Richard L
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Online chaterlea25

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Re: What goes in this hole then?
« Reply #66 on: 07.09. 2009 16:34 »
Hi Simon,
All sound advice,
When the top end is apart you can check the oilway from the camshaft gallery back down to the pressure relief valve (very important)
Cheers
John
1961 Super Rocket
1963 RGS (ongoing)

Offline Mosin

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Re: What goes in this hole then?
« Reply #67 on: 08.09. 2009 20:41 »
Good evening Gents,

My wife has gone out for the evening, so I am taking advantage of the situation.

I have removed my timing cover and oil pump as suggested. I was amazed to find a massive amount of grease begind the timing cover which didn't really appear to be doing anything very much (see photo) and also quite a bit of sludge in the bottom of the casing, although this was pretty liquid and didn't seem to be forming any sort of an obstruction. I am now at a bit of a loss as to which of the holes behind the pump I should be cleaning out, looking for ball bearings in, which connects to my scavenger pipe etc. I am attaching a photo of what I am looking at at the minute, so any guidance would be most welcome.

Thanks as always,

Simon
1960 A7 Shooting Star
1959 D3 Bantam
1994 Triumph Trident 900

North West England

Offline rocket man

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Re: What goes in this hole then?
« Reply #68 on: 08.09. 2009 20:52 »
hi simon the grease is for the dinamo chain


dave

Offline a101960

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Re: What goes in this hole then?
« Reply #69 on: 08.09. 2009 21:33 »
As Rocket Man says, the grease is to lubricate the dynamo drive chain. I am a little concerned to see evidence of red hermatite. If I was you I would clean that all off and just grease the gasket before fitting it. Grease will hold the gasket in place and you will get a leak free seal. I have refitted  my timing cover  three times now with the same gasket using grease and it is oil tight.

Online RichardL

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Re: What goes in this hole then?
« Reply #70 on: 08.09. 2009 21:40 »
That's a very good concern, since a chunk of it was found in the oil pickup tube.
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Offline nigeldtr

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Re: What goes in this hole then?
« Reply #71 on: 09.09. 2009 13:40 »
Simon,

Just a couple of things, I found a supplier of a sort of "liquid" grease for the dynamo chain which basically runs down when the engine is stopped and partially solidifies around the chain and lower sprocket when the engine cools. Don't need much of it as it always flows back down. Not sure if you can get something like this in the UK? Second is hows the main bearing? Nice and easy to check with the pump out of the way! Fully agree with not using sealant but grease on the gaskets and faces - saves gaskets and makes getting things apart nice and easy.

Nigel
1951 Golden Flash (engine now rebuilt) 1953 M21 a pain to start and 1961 GF that is turning into a black hole!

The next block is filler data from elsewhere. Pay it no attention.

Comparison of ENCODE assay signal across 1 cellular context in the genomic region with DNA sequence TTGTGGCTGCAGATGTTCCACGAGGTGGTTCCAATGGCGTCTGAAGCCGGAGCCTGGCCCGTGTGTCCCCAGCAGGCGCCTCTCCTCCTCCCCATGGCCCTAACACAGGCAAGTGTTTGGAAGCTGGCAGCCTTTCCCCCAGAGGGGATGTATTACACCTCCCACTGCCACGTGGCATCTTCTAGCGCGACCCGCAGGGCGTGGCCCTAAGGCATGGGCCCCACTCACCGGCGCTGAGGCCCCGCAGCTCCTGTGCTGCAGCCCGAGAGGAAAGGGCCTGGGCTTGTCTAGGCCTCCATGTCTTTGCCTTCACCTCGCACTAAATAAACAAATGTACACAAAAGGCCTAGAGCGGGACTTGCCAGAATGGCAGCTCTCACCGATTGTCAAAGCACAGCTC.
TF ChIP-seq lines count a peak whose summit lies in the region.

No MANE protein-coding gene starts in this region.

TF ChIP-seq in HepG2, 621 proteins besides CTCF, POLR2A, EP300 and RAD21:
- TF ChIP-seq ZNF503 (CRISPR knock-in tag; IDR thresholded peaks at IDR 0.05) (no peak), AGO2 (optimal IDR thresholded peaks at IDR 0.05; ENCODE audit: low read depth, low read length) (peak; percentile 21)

Offline A10Boy

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Re: What goes in this hole then?
« Reply #72 on: 09.09. 2009 14:03 »
Well at least the pump gasket area isnt covered in hermatite.

I would check to see where that red shite has been used, remove and clean whatever has been fitted using it, replace whatever without it using new gaskets, clean all oilways and pipes and remove and clean out the oil tank, remove the sump plate and clean that too.

While you have the covers off check for excessive end float on the crank and wear in the timing side bush, if it has wear you might need to consider stripping the bottom end and rebuilding it properly.

When you refit the timing cover, put a good dollop of Low Melting point grease in the dynamo chaincase area and it will melt and lube the chain. That grease in your pic is obviously high melting point as it still in a lump as when it was put in there.
Regards

Andy

1960 A10 - Black Golden Flash
Plus
1974 Kawasaki Z1a
Yam XJR 1300

Offline A10Boy

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Re: What goes in this hole then?
« Reply #73 on: 09.09. 2009 14:06 »
Sorry Nigel, Didnt mean to crash your post.
Regards

Andy

1960 A10 - Black Golden Flash
Plus
1974 Kawasaki Z1a
Yam XJR 1300

Offline Mosin

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Re: What goes in this hole then?
« Reply #74 on: 09.09. 2009 16:10 »
All good advice guys. I am following each suggestion as it comes. The red shite is virtually all gone now and things are beginning to look much cleaner.

As an interesting aside.... I have just removed, checked and replaced the oil feed and return hoses (they were fine) but as I was doing so, the chap in these pictures dropped out of somewhere and fell onto the floor. I have never seen 'im before and I've no idea where he came from. As you can see, he is a little over an inch long and threaded at one end. The threaded end has what looks like a phillips recess in the end of it and the non-threaded end is slightly chamfered.

I know this isn't a great description, but I am not an engineer. I hope that the photos will make up for my poor description. But I am not a photographer either....

Still, at least the sun is shining.


Simon
1960 A7 Shooting Star
1959 D3 Bantam
1994 Triumph Trident 900

North West England